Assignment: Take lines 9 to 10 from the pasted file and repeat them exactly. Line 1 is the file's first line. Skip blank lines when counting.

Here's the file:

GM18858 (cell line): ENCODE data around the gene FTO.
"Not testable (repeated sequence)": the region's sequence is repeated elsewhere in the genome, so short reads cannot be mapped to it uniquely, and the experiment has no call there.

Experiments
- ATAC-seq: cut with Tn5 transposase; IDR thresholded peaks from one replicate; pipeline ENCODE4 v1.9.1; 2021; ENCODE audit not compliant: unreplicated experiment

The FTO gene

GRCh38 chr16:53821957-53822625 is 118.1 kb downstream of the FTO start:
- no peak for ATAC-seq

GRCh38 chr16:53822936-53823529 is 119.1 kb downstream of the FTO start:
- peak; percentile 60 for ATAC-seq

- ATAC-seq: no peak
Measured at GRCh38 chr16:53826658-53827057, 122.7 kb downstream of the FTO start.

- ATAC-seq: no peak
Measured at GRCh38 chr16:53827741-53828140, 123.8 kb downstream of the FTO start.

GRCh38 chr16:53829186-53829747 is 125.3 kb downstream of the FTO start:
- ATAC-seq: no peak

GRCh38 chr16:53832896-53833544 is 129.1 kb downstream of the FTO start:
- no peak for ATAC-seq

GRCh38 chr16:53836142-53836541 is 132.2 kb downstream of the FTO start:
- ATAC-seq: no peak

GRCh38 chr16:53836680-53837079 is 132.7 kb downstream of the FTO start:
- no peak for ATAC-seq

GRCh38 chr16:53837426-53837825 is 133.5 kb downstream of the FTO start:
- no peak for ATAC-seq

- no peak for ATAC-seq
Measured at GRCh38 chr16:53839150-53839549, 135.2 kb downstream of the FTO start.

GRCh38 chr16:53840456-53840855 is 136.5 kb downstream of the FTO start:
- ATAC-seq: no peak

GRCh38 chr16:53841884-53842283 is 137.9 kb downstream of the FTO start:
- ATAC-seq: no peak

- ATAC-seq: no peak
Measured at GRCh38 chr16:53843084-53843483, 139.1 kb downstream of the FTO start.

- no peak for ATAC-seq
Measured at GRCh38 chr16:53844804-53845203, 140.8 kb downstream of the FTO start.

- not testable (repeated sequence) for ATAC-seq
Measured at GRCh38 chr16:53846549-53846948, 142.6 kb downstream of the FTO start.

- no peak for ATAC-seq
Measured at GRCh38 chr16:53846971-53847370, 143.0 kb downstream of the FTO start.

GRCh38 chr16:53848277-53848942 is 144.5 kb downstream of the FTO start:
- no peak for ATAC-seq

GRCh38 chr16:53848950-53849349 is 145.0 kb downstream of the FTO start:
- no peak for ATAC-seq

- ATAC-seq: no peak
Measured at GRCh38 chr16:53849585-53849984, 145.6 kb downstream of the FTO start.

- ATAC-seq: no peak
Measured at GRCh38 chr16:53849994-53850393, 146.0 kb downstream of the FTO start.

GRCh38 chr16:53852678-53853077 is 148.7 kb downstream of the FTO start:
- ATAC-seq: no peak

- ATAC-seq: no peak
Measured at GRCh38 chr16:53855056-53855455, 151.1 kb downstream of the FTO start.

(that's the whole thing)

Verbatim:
- peak; percentile 60 for ATAC-seq

- ATAC-seq: no peak